Wednesday, April 20, 2011
Home Run Rates and Fastball Movement
In the offseason, there was a lively debate about Matt Cain and his ability to keep the ball in the park. There was one hypothesis that suggested that pitchers who throw a hard, rising fastball* give up less home runs per fly ball than would be expected.
I did some initial research into this and found that there is a fairly strong negative correlation between vertical movement and home run rate. My initial research looked just at individual starting pitchers and was not able to isolate just fastballs, giving my concern that there might be a lot of noise that could have distorted the true effects. Well, now I have much better data that gives me every fastball tracked by Pitch F/X from 2008 through last night's games to study from.
This new sample is huge (54,396 pitches) and should hopefully give me some robust answers as I work with it. My first exercise was to break the pitches into buckets grouped by vertical movement and look at the corresponding home run rate.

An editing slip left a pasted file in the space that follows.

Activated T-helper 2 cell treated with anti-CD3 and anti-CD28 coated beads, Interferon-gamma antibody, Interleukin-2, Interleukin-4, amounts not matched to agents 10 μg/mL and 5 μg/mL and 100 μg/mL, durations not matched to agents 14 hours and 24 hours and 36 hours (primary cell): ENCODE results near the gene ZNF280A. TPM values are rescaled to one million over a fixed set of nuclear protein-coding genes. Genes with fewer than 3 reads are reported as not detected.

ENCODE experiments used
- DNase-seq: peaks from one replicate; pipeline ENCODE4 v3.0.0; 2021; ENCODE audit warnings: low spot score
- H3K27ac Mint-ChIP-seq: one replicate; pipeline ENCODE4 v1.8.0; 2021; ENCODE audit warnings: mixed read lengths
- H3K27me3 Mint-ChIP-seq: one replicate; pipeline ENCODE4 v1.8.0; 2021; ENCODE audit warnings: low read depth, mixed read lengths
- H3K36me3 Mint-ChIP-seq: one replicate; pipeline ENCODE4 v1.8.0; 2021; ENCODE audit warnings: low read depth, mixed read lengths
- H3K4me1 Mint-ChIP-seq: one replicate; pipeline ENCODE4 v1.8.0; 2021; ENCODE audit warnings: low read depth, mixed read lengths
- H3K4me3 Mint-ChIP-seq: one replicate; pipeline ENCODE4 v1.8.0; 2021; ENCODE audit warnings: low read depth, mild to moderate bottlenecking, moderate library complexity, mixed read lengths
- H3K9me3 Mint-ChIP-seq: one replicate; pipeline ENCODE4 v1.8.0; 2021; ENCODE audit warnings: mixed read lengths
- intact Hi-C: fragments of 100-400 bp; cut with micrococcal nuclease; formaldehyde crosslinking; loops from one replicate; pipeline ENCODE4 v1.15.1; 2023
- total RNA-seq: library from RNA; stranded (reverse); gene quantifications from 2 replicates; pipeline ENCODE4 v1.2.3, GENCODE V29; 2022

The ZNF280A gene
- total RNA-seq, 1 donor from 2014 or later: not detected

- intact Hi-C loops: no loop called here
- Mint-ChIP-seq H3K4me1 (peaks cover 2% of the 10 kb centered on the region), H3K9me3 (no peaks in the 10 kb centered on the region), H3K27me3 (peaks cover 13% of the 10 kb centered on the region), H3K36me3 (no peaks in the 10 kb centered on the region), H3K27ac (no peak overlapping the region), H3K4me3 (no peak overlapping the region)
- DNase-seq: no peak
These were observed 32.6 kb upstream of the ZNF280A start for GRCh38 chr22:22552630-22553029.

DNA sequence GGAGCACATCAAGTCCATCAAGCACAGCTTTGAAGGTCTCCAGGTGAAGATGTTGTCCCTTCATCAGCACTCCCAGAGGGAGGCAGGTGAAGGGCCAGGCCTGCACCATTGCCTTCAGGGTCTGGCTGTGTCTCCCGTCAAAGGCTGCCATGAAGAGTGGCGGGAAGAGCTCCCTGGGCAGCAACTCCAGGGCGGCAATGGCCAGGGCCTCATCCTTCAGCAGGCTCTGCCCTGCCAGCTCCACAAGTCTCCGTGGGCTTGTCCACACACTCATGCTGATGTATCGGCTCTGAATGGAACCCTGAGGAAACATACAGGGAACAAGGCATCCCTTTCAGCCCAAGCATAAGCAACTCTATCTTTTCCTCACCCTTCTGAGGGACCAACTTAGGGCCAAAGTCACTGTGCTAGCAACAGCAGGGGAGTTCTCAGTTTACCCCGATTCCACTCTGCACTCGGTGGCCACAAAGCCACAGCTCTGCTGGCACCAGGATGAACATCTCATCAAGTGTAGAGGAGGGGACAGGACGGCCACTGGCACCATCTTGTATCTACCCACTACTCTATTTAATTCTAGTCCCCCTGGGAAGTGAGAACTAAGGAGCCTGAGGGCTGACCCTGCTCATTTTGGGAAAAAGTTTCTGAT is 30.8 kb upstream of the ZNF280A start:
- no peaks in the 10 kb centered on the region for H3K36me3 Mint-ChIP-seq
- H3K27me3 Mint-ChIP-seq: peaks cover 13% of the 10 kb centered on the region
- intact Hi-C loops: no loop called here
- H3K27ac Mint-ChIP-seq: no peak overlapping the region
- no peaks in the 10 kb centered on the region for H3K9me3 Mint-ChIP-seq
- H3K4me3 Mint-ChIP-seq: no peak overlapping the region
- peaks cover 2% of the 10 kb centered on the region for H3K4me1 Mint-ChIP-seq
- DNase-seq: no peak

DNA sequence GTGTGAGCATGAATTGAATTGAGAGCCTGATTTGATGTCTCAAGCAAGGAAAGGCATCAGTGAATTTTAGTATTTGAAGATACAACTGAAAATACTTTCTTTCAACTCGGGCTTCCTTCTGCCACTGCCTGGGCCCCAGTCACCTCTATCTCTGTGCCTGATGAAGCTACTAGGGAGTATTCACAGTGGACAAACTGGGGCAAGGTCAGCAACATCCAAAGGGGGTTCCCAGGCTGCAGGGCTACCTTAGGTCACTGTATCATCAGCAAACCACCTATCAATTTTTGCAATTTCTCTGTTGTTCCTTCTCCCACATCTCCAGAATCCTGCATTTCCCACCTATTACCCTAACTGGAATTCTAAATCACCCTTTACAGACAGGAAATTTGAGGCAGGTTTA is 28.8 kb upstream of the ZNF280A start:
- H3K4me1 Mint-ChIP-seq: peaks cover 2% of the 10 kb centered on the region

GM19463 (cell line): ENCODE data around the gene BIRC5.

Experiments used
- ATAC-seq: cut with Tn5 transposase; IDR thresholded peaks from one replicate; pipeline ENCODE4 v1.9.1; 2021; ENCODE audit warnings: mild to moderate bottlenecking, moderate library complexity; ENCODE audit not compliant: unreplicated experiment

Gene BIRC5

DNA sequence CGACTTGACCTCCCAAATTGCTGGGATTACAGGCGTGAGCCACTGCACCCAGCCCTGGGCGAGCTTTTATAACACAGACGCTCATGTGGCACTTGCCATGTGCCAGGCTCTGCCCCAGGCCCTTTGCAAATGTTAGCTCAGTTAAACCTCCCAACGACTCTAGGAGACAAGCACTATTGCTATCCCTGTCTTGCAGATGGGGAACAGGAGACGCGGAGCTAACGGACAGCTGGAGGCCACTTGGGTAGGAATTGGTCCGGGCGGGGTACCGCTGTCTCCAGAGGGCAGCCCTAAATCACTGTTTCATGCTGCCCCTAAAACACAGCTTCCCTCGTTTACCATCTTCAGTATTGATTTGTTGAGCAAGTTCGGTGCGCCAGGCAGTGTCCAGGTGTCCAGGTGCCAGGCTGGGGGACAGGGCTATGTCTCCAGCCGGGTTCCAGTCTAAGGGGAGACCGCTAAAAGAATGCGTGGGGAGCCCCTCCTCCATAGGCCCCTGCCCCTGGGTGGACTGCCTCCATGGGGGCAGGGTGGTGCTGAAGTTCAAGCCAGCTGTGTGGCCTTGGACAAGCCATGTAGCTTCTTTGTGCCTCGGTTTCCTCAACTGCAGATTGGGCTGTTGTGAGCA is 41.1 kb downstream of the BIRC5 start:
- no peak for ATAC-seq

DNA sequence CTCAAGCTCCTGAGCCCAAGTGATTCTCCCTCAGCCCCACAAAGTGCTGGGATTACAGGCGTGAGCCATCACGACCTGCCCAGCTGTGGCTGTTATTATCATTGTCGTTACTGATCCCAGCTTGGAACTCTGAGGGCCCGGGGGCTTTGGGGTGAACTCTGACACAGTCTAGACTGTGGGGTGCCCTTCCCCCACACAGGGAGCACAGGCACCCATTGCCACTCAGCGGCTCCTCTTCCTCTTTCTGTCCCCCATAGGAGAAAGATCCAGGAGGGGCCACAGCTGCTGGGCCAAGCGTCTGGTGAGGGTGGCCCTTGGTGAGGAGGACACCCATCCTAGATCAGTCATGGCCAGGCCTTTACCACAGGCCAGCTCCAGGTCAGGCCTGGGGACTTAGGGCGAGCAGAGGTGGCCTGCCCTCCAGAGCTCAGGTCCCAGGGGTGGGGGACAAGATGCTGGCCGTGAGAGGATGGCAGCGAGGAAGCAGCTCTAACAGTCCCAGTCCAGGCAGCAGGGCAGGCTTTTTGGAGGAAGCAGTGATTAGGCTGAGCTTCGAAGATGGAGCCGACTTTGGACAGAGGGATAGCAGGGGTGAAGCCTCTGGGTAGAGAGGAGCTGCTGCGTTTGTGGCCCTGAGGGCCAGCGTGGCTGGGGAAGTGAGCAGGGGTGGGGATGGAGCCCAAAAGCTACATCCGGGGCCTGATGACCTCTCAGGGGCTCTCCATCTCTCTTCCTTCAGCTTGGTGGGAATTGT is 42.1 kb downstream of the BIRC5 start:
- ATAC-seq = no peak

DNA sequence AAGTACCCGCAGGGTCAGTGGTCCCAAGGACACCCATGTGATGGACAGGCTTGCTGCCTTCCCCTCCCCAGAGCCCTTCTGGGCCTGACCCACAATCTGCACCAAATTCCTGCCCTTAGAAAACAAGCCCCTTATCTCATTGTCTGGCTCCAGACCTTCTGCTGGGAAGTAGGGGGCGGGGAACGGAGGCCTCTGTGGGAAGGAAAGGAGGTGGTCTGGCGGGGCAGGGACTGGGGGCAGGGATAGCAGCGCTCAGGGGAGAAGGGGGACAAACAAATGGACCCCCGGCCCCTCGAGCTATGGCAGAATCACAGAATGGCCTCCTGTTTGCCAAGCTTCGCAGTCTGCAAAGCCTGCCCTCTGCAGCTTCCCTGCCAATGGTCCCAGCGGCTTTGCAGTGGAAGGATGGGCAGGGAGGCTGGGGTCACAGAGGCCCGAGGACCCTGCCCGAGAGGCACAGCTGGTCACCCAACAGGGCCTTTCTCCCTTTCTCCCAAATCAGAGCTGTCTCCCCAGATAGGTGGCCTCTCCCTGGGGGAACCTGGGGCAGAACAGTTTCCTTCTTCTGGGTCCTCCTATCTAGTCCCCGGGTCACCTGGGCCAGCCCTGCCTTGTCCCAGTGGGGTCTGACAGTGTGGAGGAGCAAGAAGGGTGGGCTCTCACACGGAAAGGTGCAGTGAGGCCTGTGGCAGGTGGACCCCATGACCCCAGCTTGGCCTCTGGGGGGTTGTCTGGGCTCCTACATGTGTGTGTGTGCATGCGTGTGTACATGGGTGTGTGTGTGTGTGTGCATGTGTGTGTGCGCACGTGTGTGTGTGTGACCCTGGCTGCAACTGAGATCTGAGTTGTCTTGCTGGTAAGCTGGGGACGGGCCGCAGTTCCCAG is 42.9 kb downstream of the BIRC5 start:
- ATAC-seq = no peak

The correlation here is pretty astounding (R2 of 97). In my previous study, there was some correlation but nothing close to the magnitude here. This seems to lend credence to my theory that fastballs that drop less than expected induce more "lazy" fly balls than hard hit fly balls.
To me, this seems like common sense reasoning as well. Most would tend to agree that if a pitch has more sink, it would have more gravity that would cause batters to hit the top portion of the ball and induce ground balls.The opposite should be true as well. If a pitch fails to drop as much as gravity suggests, batters would hit the bottom portion of the ball and induce more pop ups and fly balls.
The next step will be to create a regression estimate including everything that goes into explaining a pitcher's home run per fly ball rate. At least this gives me an idea that I am on the right path.
*The fastball is not literally rising but would be in a gravity neutral environment. The vertical movement described here means that the pitch is dropping less than expected.
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